1643812287490.png



Captions

This is unconfirmed… but confirmed. YouTube has come out and said that they monitor what is being said in your video (most importantly the first 30 seconds) in order to measure its value to advertisers. But is that all they are monitoring? It stands to reason that since they are looking anyway, they are using Google Brain to astonishing lengths in your thumbnails and video content… so why would they not be listening to your video in order to determine its index placement? In addition to this YouTube is very likely listening not only to what is being said, but how it is said. We know that gunshots get flagged in videos as much as curse words do, and we know that YouTube caters videos to viewer based on their viewing habits. It is likely that YT has some metrics regarding the video style that viewers prefer, including how the audio is presented. Be mindful of this when you are targeting your audience; you may want to make music/volume considerations based on the audience you are looking to attract.

I can not speak to how YouTube does this or what they are looking at specifically, but we are provided the option of editing our captions. This is an important step in translating your videos as well, and something that more creators should spend time focusing on. Google often gets the things we say wrong, and it is not uncommon for Google to accidently put curse words into our captions. It is a good practice to review and edit your captions before you publish… and since you are there anyway you may as well translate your videos into different languages. If you are interesting in this I wrote an entire article on the this topic here:

https://community.tubebuddy.com/index.php?threads/46910/
 

MattCommand1

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You just caused me more work, darn you, by making some persuasive points. :)

When I started doing hashtags, I put them on the bottom but then I kept forgetting about changing them from video to video. I moved them to the top but then you brought up the fact that people clicking on them could take them AWAY from the video. So I had doubts about my hashtag location. Thanks to the Legend feature, I get emailed entire video descriptions from Competitors and noticed more hashtags at the bottom.

So, basically, you sealed the deal. All hashtags are going straight to the bottom of my descriptions once again.

Regarding putting chapters/timestamps towards the front 60% of the video, that is pretty clever. I like it! I don't think I can entirely eliminate these towards the last half but I can certainly reduce the number of them.

Regarding captions/subtitles, I definitely assume they readable and indexable. I definitely put the value proposition upfront. Although I don't do a full edit, I definitely check for correct spellings and certain phrases to clean that up.

One thing that is unclear to me is whether text displays/elements get read within the videos. I put up text displays to emphasize certain points for the viewer but I simultaneously hope that YT is reading my text displays because it further supports what the video is about.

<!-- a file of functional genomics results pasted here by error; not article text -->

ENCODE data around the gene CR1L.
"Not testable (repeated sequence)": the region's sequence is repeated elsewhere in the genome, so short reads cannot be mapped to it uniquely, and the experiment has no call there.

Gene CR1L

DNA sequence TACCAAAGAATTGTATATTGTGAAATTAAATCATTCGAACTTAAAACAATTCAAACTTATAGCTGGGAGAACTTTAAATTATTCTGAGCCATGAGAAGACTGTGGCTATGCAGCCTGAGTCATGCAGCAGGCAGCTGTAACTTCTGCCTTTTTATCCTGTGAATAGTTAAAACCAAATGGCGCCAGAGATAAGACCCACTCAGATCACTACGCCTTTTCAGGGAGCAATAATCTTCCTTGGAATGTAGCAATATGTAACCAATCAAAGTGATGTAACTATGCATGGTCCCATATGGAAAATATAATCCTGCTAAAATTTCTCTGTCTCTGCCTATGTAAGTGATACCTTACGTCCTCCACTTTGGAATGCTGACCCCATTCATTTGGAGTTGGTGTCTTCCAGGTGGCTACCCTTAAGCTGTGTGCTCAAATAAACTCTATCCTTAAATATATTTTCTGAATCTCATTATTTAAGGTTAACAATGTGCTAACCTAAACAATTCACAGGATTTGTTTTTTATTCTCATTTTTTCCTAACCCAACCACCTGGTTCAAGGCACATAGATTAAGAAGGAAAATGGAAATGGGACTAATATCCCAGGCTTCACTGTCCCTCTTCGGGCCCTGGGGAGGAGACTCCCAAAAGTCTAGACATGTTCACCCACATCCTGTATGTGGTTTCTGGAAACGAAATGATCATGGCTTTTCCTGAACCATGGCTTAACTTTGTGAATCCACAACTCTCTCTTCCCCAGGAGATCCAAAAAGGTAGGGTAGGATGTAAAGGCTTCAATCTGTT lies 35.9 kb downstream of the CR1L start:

Another fabulous post. Even when you think you know something, I like to read it and have it reinforced by others to help internalize it.
 
OP
OP
Stanley | Team TB

Stanley | Team TB

Amazingly Decent and Not-At-All Terrible Fishing
Administrator
Moderator
TubeBuddy Staff
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You just caused me more work, darn you, by making some persuasive points. :)

When I started doing hashtags, I put them on the bottom but then I kept forgetting about changing them from video to video. I moved them to the top but then you brought up the fact that people clicking on them could take them AWAY from the video. So I had doubts about my hashtag location. Thanks to the Legend feature, I get emailed entire video descriptions from Competitors and noticed more hashtags at the bottom.

So, basically, you sealed the deal. All hashtags are going straight to the bottom of my descriptions once again.

Regarding putting chapters/timestamps towards the front 60% of the video, that is pretty clever. I like it! I don't think I can entirely eliminate these towards the last half but I can certainly reduce the number of them.

Regarding captions/subtitles, I definitely assume they readable and indexable. I definitely put the value proposition upfront. Although I don't do a full edit, I definitely check for correct spellings and certain phrases to clean that up.

One thing that is unclear to me is whether text displays/elements get read within the videos. I put up text displays to emphasize certain points for the viewer but I simultaneously hope that YT is reading my text displays because it further supports what the video is about.

Another fabulous post. Even when you think you know something, I like to read it and have it reinforced by others to help internalize it.
I believe that text in video does get read... but not likely for SEO purposes. YouTube uses Google Brain to identify imagery, color patterns etc, mainly to ensure that videos are advertiser friendly and that for content ID purposes, though I assume some of that data is used for the purpose of indexing videos as well. If you have a viewer who seems to prefer darker, muted visuals then they will likely be fed videos more in line with that type of palette.